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Parenting for the Elite

June 28, 2012

The title of this post is that of a Forbes article by Helaine Olen, an article, a portion of which contrasted child rearing in the Amazon with that in the United States… and article that recalled the movie Babies and the first section of Herrnstein’s controversial article on intelligence that appeared decades ago.

I watched the movie Babies  a few weeks ago. It is an unscripted documentary that follows the live of four children in the first years of their life: a child in the African plains; a child in Mongolia; a child in Tokyo; and a child in San Francisco. The movie shows how these babies are nurtured by their parents, the food they eat, their daily routines, and their first steps in the world— literally and figuratively.

I read the Herrnstein article, that dealt with the role genetics plays in IQ, when it first came out and recall that one point Herrnstein made about intelligence at the outset of the article was completely lost in the ensuing debate. He noted that a Native American’s definition of “intelligence” would involve a completely different set of skills than OUR definition of intelligence. Visual acuity, tracking animals, and recalling lengthy stories passed on from generation to generation would be valued more highly than the manipulation of symbols that is our basis for measuring “intelligence”.

Olen’s article focuses on the issue of parental expectations. Is it more important to do chores around the house or to get high grades in school and build a resume that will get you into an elite college? The article implies that there are two tiers of parenting occurring in this country: the “elite” tier to prepare students for the meritocracy and the “survival” tier for those kids who are not guided at all by their parents.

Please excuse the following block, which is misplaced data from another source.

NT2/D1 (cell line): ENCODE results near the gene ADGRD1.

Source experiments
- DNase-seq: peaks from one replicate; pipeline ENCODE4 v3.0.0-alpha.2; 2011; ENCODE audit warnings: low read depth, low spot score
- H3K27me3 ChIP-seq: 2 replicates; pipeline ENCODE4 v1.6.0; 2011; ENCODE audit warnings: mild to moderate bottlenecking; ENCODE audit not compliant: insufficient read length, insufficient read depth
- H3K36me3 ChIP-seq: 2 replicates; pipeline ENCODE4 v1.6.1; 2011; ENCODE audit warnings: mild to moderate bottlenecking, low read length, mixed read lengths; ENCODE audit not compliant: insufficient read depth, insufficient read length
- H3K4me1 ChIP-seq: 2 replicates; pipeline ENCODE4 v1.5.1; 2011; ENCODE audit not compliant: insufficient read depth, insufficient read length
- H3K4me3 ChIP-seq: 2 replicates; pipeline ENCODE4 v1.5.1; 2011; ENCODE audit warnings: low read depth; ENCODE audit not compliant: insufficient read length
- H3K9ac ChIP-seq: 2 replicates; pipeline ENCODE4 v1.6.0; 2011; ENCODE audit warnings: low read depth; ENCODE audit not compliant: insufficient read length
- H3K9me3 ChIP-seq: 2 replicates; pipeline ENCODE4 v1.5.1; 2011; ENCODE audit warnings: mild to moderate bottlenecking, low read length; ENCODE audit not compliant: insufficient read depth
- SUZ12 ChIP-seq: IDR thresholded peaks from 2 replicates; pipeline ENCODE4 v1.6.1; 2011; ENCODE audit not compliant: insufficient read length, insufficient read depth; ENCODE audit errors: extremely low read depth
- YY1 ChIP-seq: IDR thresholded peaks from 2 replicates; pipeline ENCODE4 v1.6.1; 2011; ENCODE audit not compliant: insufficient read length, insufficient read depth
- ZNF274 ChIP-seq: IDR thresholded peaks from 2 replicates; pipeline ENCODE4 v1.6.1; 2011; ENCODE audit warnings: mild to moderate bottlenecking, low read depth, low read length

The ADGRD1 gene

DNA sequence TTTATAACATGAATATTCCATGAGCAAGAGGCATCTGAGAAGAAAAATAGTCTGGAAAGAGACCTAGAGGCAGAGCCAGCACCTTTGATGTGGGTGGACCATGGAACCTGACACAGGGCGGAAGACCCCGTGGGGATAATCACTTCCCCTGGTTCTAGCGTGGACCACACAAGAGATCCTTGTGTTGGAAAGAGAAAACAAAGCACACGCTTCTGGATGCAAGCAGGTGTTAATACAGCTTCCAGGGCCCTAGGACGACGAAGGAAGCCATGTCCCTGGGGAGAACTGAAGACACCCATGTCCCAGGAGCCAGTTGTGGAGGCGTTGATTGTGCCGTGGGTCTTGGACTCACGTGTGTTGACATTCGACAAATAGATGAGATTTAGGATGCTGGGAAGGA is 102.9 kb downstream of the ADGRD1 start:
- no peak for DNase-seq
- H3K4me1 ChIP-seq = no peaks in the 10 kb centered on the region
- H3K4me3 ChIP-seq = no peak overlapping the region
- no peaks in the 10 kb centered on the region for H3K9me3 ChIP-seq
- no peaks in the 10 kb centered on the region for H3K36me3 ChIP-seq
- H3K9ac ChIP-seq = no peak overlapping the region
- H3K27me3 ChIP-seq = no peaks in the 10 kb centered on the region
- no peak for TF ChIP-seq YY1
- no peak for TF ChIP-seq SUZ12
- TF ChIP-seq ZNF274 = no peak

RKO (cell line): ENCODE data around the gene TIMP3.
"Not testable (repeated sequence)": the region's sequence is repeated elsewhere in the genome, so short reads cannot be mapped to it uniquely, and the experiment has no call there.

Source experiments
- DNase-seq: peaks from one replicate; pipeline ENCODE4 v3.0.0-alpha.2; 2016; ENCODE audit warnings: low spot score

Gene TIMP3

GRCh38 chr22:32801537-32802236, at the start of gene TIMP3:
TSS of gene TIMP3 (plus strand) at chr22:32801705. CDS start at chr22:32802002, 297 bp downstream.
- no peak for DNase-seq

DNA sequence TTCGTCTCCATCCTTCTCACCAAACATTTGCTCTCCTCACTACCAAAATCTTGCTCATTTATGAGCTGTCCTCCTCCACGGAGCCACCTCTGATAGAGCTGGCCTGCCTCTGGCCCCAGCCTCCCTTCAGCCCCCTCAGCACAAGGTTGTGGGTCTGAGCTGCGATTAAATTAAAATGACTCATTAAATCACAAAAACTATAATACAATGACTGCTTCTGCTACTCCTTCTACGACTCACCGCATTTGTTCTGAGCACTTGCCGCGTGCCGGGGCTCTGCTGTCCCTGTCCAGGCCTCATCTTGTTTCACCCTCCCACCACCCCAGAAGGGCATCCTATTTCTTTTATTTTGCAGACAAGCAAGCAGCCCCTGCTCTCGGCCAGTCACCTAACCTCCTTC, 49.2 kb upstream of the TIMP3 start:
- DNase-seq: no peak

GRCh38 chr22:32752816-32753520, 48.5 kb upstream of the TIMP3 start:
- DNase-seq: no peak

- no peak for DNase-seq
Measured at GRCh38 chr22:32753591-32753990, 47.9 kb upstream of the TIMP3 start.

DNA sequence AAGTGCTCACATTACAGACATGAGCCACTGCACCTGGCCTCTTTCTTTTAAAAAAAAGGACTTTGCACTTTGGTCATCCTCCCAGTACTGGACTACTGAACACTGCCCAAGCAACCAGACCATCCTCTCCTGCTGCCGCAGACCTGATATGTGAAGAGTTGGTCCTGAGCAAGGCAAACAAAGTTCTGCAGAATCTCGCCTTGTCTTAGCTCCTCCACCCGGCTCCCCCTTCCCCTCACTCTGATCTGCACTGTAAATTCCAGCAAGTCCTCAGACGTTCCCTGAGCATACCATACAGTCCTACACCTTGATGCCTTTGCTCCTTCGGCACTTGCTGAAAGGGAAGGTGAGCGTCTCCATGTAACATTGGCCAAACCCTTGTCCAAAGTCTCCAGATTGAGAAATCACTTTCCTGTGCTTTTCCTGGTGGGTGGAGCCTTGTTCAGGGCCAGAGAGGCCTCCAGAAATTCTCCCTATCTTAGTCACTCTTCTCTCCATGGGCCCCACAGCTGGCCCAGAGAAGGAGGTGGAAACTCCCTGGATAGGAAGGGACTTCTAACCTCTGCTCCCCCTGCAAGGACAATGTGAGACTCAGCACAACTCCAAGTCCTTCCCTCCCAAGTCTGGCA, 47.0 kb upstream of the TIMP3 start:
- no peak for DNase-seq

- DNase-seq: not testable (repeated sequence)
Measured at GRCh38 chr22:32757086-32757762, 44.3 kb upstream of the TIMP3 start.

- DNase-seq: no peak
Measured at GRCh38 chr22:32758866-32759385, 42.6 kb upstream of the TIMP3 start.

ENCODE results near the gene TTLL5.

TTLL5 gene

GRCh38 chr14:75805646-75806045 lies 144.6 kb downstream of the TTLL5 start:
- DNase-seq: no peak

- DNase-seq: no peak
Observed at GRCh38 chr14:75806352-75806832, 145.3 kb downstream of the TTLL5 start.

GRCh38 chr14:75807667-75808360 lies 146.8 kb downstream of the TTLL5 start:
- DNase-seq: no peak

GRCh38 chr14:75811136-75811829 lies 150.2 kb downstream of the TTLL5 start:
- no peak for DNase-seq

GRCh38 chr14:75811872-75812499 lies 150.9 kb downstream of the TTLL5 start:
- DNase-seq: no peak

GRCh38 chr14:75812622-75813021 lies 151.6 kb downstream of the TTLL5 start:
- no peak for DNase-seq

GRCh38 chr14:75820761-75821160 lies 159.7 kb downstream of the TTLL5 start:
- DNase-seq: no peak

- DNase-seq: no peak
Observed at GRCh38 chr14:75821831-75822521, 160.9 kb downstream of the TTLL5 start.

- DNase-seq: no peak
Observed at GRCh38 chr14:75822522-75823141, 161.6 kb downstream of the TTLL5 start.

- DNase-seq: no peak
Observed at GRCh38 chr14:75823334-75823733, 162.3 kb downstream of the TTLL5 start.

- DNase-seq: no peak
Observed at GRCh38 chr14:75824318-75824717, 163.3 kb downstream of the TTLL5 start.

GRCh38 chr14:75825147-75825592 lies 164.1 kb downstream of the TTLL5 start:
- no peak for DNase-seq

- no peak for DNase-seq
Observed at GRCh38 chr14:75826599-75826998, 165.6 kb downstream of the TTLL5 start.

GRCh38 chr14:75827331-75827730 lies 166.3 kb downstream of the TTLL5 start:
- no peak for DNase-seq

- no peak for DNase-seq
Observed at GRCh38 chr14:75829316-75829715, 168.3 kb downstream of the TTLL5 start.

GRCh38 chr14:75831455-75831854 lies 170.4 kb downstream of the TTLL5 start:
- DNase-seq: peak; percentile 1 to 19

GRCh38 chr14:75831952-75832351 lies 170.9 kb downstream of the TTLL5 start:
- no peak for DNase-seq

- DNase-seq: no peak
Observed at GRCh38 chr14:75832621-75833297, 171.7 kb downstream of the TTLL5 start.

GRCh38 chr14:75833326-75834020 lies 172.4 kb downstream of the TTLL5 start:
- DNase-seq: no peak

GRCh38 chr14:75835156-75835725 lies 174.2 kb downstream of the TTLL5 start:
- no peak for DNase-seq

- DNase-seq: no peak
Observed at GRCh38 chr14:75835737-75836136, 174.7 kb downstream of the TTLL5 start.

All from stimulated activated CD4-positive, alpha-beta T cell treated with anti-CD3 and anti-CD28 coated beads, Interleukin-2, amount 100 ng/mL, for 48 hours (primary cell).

(We are in) a world of parenting, if not for the one percent, maybe the five to ten percent. It is the world written about by Chris Hayes in Twilight of the Elites, where children are prepped to be members of the meritocracy, that benign sounding name for the ruling classes, which has gone from instrument of democratization to self-perpetuating mechanism within a generation. And the meritocracy, in this view, is no benevolent mechanism but, rather, a place where arrogance and belief in one’s own basic goodness allows people to indulge in all sorts of bad behavior, since, after all, they are an elite and whatever they do is right and correct. It’s all about me.

It’s clearly NOT the world of the Amazon, Africa, or Mongolia… nor is it a world that values the skills needed by the Native Americans.

Olen concludes her article with this paragraph:

Our parenting reflects both our society and what we want for our children. And in the world of upper class parenting, we’re looking to perpetuate the elite. Let the peons go pick up the socks – even if they are the parents… Whatever we are doing with our children, raising citizens who can participate in a democracy is not it.


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